Heat-Related Work Injuries Are More Common Than We Think
August 29, 2021
Congress recently heard how climate change not only endangers people because of natural disasters like wildfires and tropical storms, but also how increasing temperatures adversely affect workers – especially those who are lower-income – by causing thousands of preventable injuries and deaths each year. Indoor and outdoor workers both face the risks associated with heat exposure, which account for millions of dollars in lost wages and medical bills for injured victims annually.
To determine just how much temperature affects workers, researchers conducted a study where they investigated more than 11 million injury reports over an 18-yearlong period in California. The researchers determined daily temperature highs and cross-compared that data to how many injuries took place on those days. Before the study, data suggested extreme temperature conditions caused approximately 850 injuries per year. After this most recent inquiry, however, it became clear that previous estimates were reporting numbers far too low.
Heat Exposure Injury Rates
Altogether, the researchers found that an additional 360,000 temperature-related injuries occurred over the 18-yearlong period they studied, or about 20,000 injuries every year. On days where the temperature was 85 to 90 degrees, workers were 5% to 7% more likely to get into a workplace accident; on days where the temperature reached above 100 degrees, workers were 10 to 15% more likely to sustain an injury. The researchers found that pay was a big determinant for heat-related injuries, too. In fact, the lowest-paid workers in the study suffered injuries at five times greater a rate as the highest paid workers.
In addition to low-income workers, certain other groups of workers also face disproportionately high heat-related injury risks. They include:
- Days with excessively high temperatures are three-times as dangerous for male workers than they are for female workers
- Younger workers. Workers in their 20s and 30s are two-times mores likely to sustain heat-related injuries than workers who are in their 50s and 60s
Despite all the worrisome news concerning worker exposure rates, the study did find one good aspect: the number appeared to decrease slightly after some states began implementing more safety rules and regulations for employers to follow. Starting in 2005, California employers had to provide workers with shade, rest, and water on days topping 95 degrees. While this does not mean that shade, rest, and water are enough to completely eradicate exposure risks, it does indicate that employers can – and must – take steps to adequately safeguard employees.
Types of Heat-Related Illnesses
Safety and health programs are the number one line of defense against preventable workplace injuries, such as those that result from exposure to extreme temperatures. According to the Occupational Safety and Health Administration (OSHA), employers are legally obligated to create plans that protect workers from developing heat-related illnesses. OSHA reports that some of most common types of heat-related illnesses in the workplaces are:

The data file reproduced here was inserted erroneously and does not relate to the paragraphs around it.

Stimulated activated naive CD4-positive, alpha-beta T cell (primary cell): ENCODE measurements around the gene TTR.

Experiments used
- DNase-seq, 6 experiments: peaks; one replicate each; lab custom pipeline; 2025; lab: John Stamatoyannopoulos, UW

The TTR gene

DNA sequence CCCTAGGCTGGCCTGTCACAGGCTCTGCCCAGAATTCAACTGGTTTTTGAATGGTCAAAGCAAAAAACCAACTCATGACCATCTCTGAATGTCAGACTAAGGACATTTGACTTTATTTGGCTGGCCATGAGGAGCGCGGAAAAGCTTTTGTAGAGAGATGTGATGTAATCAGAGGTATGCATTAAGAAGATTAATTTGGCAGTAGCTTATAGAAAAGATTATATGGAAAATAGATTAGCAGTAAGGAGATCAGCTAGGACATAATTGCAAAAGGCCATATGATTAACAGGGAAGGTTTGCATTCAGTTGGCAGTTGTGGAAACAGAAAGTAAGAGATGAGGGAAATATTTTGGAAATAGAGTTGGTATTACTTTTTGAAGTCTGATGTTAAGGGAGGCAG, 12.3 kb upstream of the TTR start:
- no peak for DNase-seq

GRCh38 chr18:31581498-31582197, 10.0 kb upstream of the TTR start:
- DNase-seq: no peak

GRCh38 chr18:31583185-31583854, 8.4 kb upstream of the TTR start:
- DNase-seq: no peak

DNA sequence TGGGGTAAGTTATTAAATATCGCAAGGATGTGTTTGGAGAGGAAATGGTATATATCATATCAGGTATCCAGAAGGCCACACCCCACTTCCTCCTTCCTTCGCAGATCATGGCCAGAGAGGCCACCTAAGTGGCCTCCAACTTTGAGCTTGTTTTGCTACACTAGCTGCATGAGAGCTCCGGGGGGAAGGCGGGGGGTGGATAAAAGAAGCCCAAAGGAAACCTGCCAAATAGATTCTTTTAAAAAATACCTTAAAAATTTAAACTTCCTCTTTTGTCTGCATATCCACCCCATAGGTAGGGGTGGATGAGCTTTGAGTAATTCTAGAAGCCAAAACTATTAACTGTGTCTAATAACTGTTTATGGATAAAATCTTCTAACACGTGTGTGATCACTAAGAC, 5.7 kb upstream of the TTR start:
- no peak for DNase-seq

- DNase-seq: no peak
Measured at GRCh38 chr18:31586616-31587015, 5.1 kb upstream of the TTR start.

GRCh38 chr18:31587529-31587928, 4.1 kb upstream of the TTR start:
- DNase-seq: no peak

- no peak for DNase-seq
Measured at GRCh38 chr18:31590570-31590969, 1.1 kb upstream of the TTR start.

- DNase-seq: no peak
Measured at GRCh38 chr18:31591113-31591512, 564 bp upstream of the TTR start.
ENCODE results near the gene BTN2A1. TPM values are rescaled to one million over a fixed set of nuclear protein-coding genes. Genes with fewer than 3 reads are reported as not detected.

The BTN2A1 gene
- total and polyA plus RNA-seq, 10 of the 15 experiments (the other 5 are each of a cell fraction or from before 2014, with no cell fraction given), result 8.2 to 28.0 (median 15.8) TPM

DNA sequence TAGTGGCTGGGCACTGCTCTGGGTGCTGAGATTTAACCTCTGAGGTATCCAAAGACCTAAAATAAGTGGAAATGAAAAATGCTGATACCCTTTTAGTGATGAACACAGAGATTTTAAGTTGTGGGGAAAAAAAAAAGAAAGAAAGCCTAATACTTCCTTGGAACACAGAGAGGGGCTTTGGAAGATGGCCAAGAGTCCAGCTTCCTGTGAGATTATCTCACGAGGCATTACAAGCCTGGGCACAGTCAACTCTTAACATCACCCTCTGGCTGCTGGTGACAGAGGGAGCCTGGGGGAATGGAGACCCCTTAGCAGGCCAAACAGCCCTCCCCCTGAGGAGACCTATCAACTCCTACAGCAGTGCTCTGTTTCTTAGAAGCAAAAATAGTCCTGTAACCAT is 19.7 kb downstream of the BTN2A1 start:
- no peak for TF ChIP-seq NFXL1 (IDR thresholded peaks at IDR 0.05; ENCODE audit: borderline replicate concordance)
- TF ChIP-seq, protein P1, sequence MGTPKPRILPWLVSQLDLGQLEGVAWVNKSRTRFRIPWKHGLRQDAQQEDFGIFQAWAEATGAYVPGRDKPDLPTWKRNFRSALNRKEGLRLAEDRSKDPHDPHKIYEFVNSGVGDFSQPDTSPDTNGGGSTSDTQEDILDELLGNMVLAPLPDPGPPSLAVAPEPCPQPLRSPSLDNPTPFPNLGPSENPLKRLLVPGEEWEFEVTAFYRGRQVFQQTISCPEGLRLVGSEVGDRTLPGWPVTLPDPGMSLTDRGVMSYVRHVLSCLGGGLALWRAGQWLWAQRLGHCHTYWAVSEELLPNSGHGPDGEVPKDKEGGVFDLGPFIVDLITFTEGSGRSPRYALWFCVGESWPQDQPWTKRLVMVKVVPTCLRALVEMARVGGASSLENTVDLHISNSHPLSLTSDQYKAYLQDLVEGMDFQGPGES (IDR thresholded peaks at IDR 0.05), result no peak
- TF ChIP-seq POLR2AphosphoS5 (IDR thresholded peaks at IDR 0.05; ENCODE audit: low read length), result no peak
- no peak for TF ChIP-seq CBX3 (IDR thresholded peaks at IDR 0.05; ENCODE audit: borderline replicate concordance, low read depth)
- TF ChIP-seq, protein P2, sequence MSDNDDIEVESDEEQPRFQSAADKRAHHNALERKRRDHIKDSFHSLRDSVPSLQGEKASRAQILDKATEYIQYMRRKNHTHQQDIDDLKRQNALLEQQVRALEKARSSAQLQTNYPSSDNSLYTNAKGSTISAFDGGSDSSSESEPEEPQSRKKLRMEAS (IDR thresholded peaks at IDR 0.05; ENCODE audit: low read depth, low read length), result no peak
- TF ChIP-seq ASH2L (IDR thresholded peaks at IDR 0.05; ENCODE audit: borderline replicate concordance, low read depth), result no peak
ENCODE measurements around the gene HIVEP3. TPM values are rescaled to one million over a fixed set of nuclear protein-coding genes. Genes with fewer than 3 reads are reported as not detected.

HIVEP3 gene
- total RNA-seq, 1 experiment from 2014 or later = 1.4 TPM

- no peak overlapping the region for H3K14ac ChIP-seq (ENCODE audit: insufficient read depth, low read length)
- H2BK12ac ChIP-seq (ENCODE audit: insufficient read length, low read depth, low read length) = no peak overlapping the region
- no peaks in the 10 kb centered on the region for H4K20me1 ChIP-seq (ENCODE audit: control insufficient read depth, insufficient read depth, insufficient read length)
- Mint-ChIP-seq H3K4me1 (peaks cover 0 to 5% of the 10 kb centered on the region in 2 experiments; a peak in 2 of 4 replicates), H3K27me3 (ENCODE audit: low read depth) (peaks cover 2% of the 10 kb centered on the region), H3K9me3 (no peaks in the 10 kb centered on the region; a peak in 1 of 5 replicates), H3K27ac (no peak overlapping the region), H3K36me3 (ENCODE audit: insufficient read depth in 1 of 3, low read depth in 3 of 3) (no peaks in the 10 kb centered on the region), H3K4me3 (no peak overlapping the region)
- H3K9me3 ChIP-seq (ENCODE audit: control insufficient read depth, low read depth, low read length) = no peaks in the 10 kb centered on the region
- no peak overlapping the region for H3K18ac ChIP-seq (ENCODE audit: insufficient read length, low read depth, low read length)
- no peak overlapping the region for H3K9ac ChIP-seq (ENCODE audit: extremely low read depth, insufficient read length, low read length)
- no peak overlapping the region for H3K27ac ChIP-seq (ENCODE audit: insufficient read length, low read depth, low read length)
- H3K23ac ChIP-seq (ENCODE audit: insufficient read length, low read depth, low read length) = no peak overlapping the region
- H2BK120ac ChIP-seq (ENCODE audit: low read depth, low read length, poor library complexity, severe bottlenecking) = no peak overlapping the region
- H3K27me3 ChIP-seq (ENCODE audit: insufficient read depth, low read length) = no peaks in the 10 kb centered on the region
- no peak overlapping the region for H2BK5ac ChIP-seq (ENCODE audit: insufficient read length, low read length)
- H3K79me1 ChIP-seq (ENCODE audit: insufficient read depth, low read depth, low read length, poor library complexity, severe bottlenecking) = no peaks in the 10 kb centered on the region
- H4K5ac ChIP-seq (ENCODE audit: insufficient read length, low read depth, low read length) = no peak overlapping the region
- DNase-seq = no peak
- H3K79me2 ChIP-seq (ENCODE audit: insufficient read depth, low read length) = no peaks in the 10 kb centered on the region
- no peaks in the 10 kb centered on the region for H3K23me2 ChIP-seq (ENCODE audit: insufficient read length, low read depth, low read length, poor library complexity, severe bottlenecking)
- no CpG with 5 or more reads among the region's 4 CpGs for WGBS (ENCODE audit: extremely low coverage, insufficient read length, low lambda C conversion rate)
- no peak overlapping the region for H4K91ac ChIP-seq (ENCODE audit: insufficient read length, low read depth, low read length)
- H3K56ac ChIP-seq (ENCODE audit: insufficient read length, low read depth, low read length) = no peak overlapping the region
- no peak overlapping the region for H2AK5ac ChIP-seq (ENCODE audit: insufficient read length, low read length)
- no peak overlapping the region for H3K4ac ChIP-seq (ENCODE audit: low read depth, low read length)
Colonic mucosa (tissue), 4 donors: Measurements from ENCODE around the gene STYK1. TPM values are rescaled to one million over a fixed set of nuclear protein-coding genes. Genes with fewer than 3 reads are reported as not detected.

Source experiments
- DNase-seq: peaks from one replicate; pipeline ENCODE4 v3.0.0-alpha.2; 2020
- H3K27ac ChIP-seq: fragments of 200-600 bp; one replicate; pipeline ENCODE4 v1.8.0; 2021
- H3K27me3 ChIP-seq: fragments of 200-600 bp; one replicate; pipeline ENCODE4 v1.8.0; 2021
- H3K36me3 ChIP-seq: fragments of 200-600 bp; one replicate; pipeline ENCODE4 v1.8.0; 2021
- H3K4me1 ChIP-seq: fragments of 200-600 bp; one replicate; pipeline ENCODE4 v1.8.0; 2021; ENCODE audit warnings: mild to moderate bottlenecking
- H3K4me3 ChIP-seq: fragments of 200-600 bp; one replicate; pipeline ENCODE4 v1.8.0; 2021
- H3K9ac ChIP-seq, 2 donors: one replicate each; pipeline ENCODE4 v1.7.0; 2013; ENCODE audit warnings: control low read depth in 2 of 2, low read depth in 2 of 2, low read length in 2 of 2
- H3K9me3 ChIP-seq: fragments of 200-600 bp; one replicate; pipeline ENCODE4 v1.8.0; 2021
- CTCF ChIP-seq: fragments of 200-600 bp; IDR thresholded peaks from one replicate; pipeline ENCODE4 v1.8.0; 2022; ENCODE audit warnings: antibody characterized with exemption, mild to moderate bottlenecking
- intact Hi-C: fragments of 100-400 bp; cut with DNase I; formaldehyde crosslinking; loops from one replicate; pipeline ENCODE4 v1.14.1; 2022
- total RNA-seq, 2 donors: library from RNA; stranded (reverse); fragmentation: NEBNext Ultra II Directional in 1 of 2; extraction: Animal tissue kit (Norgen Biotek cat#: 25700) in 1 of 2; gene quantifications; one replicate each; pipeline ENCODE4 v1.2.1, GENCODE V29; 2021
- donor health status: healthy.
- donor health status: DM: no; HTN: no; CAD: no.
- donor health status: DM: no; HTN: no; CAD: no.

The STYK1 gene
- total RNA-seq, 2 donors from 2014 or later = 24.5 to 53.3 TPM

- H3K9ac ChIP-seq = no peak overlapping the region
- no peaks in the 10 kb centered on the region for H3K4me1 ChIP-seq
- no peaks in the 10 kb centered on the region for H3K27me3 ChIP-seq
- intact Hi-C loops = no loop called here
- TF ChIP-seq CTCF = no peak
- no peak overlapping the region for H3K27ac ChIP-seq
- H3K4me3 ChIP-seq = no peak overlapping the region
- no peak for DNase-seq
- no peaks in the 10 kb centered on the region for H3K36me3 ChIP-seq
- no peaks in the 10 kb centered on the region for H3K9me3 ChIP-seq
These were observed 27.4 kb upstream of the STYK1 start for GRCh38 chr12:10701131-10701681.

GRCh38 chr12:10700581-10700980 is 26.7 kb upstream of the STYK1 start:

- Rhabdomyolysis, or muscle breakdown. Symptoms of rhabdomyolysis include muscle pain, weakness, and dark urine or reduced urine output
- Heat rash, which presents as clusters of red bumps on the skin. Heat rash usually appears on a person’s neck, upper chest, and/or skin folds
- Heat syncope, or fainting and dizziness
- Heat cramps. People with heat cramps typically experience muscle spasms or pain in the legs, arms, or trunk
- Heat exhaustion. Individuals with heat exhaustion are prone to irritability, fatigue, thirst, nausea or vomiting, dizziness or lightheadedness, heavy sweating, and an elevated body temperature or rapid heart rate
- Heat stroke. Symptoms of heat stroke include confusion, slurred speech, unconsciousness, seizures, heavy sweating or hot, dry skin, very high body temperature, and rapid heart rate
While some heat-related illnesses present with mild symptoms, others can be fatal. To reduce the risks of heat-related illnesses, OSHA recommends that employers:
- Take extra precautions when it comes to protecting new workers
- Train supervisors and workers on how to recognize the signs of heat-related illnesses as well as effective ways to control them
- Perform routine checks on all workers to ensure that they are not incurring unreasonably unsafe risks associated with heat exposure
- Implement administrative and engineering controls to reduce risk factors
- Always provide sufficient shade, rest, and fluids
Per federal guidelines, employers are legally obligated to provide workplaces free from serious and recognized hazards. Not only does this mean that employers need to make sure that work areas, equipment, and machinery are in safe working condition, but also that they must guard workers against dangerous levels of heat exposure whether they work indoors or outdoors.
Filing a Workers’ Compensation Claim
When a worker sustains injuries due to the employer’s failure to uphold safety and health guidelines as prescribed by federal law, he or she can file a workers’ compensation claim. Workers’ compensation is a type of insurance that provides medical benefits and wage replacement to injured workers. At Galfand Berger, our attorneys have successfully handled thousands of workers’ compensation cases. To learn more about filing a claim for your work-related injuries, contact a representative at our firm who can help online now.
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